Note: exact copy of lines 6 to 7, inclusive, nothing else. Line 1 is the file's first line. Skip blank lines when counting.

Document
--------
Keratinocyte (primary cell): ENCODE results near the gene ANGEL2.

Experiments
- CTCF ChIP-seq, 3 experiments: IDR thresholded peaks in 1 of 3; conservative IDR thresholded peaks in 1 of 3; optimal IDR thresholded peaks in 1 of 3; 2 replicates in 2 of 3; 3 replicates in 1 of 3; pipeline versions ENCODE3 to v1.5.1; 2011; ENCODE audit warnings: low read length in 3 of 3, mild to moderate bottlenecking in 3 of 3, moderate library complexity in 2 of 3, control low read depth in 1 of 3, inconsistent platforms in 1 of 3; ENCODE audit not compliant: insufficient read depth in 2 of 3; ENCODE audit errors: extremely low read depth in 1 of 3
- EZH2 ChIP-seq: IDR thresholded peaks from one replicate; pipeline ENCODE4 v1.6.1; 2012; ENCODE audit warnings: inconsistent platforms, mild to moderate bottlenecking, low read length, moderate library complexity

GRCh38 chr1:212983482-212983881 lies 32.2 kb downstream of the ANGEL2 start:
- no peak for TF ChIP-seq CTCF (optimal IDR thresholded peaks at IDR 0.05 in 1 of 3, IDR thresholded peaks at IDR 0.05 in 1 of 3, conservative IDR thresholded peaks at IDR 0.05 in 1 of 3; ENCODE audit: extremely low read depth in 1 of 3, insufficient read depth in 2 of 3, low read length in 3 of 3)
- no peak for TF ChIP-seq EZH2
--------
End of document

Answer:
- no peak for TF ChIP-seq CTCF (optimal IDR thresholded peaks at IDR 0.05 in 1 of 3, IDR thresholded peaks at IDR 0.05 in 1 of 3, conservative IDR thresholded peaks at IDR 0.05 in 1 of 3; ENCODE audit: extremely low read depth in 1 of 3, insufficient read depth in 2 of 3, low read length in 3 of 3)
- no peak for TF ChIP-seq EZH2